With the results of Turkey's parliamentary elections pointing to political stability, domestic markets started the week by reflecting positive trends. After the Justice and Development Party (AK Party) returned to the single-party rule by winning 49.4 percent of the vote in Sunday's elections, the BIST 100 index of the Borsa Istanbul stock exchange was up 5.35 percent at 83,653 points after the opening on Monday – the highest the stock market has seen since July 14. Meanwhile, the shares of the Doğan Group and Koza İpek Group, which was recently seized after a judicial ruling, have hit rock bottom and failed to find buyers.
Bond and share markets are expected to surge at the opening with the positive impact of foreign exchange rates, which have entered a downward trend and are being traded at the lowest level of the past two-and-a-half months. Analysts suggest that interest in Turkish lira-denominated assets might continue with the elimination of political uncertainties inside the country, and underlined that the 84,000-85,000 levels point to a major resistive position in the medium-term.
The dollar has started to decelerate against the Turkish lira, causing the gold price per gram to drop to TL 101.34 ($36.03) - the lowest level since Aug. 17. Also, quarter gold coins and Cumhuriyet gold coins are being sold for TL 168 and TL 686, respectively. The lira gained 4.5 percent in value against other currencies in the interbank markets, and demand for lira-denominated assets in international markets has surged in the positive environment that follows the reinstatement of stability with the AK Party's election victory. The lira has reached the highest level of the past two-and-a-half months against the currency basket, which consists of 0.50 euros and $0.50, and the dollar and euro have dropped down to TL 2.80 and TL 3.07, respectively. Analysts suggest interest in lira-denominated assets has risen in Asian markets after the announcement of the election results. Meanwhile, the interest rate of two-year benchmark bonds has fallen below 10 percent. Following the appreciation of the lira against the dollar, the two-year compound interest rate, which was at 10.18 percent in the closure on Friday, has fallen to 9.67 percent - the lowest level that the benchmark bond interest rate has seen since July 10. The two-year compound interest rate of benchmark bonds followed a horizontal trend in the last trading day last week and ended the week at 10.18 percent. The compound interest rate of 10-year bonds, which was closed at 9.77 percent on Friday, has dropped to 9.24 percent. Also, the compound interest rate of 10-year benchmark bonds has declined to the lowest level of 9.22 percent since June 5 and is now at 9.27 percent.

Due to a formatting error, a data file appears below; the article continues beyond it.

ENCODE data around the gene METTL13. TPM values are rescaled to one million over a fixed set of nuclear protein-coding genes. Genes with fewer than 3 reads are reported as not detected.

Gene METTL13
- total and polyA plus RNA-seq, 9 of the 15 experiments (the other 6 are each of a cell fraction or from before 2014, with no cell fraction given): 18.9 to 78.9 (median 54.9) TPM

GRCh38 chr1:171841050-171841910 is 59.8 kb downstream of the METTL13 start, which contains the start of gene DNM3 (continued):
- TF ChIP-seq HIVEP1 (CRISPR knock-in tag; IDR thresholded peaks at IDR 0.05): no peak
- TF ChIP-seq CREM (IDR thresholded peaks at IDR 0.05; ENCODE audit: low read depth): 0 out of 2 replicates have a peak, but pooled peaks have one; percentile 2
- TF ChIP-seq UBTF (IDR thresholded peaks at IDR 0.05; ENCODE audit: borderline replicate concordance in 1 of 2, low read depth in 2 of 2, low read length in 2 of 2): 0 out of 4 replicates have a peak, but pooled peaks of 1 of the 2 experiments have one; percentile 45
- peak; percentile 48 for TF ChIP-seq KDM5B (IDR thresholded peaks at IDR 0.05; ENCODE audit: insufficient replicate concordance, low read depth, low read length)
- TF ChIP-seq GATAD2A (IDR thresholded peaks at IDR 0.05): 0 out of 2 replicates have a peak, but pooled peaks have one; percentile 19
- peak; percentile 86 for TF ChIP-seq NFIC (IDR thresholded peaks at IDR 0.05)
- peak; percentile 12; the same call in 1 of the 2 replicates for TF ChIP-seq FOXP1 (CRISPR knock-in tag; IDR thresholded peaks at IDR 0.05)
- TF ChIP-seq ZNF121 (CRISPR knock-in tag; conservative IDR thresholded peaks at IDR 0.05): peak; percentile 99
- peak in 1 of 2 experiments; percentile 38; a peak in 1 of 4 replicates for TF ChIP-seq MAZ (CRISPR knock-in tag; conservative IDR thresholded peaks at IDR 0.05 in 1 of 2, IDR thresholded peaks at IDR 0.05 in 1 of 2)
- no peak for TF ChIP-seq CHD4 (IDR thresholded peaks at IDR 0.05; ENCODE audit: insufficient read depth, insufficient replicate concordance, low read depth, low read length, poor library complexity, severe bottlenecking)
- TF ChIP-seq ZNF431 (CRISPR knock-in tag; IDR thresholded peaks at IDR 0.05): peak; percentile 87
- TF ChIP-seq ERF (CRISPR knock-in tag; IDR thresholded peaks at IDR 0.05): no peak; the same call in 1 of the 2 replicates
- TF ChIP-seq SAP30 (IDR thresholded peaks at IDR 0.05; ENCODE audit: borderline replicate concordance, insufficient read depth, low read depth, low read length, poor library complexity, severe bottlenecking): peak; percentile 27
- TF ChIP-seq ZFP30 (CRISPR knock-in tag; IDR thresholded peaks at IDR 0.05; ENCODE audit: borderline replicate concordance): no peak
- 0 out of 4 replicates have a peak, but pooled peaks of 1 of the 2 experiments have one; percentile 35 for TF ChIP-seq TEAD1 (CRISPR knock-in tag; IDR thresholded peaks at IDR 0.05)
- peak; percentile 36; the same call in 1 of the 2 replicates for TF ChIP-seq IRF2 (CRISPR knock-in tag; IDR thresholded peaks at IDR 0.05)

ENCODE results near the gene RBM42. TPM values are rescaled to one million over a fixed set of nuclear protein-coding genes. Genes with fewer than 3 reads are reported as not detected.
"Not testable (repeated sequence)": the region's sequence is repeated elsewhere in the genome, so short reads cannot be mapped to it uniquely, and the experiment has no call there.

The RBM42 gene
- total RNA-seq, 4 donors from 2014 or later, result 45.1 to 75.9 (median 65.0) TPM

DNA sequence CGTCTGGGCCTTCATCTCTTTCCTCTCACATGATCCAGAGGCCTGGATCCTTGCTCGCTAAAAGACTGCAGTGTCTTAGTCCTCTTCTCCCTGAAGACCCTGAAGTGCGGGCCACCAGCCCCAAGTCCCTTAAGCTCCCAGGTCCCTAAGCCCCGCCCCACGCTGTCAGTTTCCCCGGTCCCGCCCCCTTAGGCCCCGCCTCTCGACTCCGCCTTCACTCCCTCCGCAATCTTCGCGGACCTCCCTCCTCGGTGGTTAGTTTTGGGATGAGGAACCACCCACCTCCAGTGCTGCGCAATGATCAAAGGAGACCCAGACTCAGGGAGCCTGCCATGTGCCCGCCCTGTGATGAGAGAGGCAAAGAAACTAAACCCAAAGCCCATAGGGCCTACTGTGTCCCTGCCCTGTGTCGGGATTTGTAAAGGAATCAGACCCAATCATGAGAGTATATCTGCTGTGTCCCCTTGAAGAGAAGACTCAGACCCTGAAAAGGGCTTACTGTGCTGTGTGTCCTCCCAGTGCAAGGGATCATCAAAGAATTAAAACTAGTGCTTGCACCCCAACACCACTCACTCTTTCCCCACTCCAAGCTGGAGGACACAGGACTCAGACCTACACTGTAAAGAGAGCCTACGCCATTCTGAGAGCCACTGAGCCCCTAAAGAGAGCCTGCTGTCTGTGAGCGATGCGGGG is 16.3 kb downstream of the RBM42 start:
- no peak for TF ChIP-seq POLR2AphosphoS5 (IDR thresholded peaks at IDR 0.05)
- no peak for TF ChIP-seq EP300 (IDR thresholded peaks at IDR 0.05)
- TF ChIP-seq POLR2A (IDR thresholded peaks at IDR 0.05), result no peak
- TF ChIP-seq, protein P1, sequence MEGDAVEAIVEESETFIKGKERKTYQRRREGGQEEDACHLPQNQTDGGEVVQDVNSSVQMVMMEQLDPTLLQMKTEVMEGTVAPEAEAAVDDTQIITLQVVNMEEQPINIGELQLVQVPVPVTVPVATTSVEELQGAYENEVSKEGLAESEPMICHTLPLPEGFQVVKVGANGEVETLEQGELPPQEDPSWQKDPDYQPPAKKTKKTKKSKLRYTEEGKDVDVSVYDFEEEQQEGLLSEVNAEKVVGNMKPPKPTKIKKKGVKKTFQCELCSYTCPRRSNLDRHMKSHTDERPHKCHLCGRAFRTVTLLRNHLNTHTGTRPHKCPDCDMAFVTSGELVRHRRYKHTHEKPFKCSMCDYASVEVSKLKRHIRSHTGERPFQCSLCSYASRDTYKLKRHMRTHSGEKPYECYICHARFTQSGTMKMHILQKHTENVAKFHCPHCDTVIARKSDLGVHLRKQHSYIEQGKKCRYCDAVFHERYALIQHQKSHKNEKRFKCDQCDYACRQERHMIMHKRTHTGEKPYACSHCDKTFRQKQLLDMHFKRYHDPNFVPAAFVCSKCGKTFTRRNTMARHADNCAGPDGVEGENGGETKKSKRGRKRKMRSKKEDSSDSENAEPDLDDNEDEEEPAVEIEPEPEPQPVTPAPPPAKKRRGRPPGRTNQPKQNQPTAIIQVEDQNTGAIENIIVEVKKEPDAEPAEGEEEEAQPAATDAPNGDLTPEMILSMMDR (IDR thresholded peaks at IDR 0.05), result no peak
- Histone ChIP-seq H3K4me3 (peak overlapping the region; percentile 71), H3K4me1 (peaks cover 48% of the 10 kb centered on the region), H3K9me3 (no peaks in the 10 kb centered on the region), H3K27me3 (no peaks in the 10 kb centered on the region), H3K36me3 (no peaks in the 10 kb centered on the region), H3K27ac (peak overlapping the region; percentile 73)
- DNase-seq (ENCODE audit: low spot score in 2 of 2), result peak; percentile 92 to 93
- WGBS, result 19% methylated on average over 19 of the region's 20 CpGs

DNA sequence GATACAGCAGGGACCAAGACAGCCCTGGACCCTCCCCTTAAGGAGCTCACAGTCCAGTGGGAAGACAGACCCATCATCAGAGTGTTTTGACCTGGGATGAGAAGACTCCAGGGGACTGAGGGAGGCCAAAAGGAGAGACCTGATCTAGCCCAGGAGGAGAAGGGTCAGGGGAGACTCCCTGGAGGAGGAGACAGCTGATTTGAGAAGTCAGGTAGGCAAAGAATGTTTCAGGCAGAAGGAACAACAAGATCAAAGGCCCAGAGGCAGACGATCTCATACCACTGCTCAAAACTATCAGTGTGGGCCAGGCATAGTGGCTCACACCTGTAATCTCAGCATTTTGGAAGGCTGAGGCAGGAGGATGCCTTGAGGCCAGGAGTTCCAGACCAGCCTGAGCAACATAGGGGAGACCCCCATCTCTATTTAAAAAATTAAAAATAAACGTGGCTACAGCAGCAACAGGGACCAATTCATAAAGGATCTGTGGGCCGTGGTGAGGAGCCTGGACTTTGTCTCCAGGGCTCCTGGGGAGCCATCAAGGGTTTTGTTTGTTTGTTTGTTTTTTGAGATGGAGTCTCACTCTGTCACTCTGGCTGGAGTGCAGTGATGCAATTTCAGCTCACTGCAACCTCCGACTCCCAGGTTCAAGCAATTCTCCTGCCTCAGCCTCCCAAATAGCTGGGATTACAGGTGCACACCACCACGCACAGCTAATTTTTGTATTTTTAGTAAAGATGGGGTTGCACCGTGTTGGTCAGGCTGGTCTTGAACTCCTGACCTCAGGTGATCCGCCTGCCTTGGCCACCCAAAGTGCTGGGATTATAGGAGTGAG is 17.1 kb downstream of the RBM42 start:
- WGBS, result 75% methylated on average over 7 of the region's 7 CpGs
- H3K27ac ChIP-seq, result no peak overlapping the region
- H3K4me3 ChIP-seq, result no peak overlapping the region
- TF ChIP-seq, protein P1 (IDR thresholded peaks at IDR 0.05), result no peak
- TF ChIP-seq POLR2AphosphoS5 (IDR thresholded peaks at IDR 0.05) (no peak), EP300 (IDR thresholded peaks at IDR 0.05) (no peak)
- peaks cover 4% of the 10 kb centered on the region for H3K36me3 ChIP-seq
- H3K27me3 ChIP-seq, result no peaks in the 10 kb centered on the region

Analysts say the 9.50-9.60 percent segment for the interest rates of two-year benchmark bonds indicate a strongly supportive position in technical terms. It also underlines that markets will re-enter a trend that focuses on U.S. economic data after pricing is done in line with political and economic stability.
As for foreign stock markets, after individual income taxes and the consumer confidence index fell short of expectations in the last trading day last week in the U.S., share markets have pursued a negative trend. The Dow Jones, S&P 500 and NASDAQ indices lost 0.52 percent, 0.48 percent and 0.40 percent of their value, respectively, on Friday. Also, the U.S.'s interest rate for 10-year bonds was balanced between 2.14 percent and 2.18 percent. With the foreign trade deficit continuing to decline and expectations rising for the post-election period in Turkey, the BIST 100 index ended Friday with a 1.11 percent increase.
After the EU's data that was announced on Friday came in line with expectations, the dollar-euro parity increased from 1.0966 to 1.1072. Germany's DAX and France's CAC 40 indices appreciated 0.46 percent and 0.24 percent, respectively, as the U.K's FTSE 100 index dropped 0.54 percent.
On the Asian side, the recently announced Chinese PMI (Purchasing Manager Index) remained below the expectations with 49.8 in October, enhancing the market's tendency to sell. Although Japan's Purchasing Managers Index for manufacturing industry has risen above expectations, Chinese data has escalated concerns about growth. As such, Japan's Nikkei 225 index lost 2.05 percent of its value and the dollar-yen parity dropped from 120.6 to 120. China's Shanghai compound index and Hong Kong's Hang Seng index depreciated by 0.2 percent and 0.64 percent, respectively.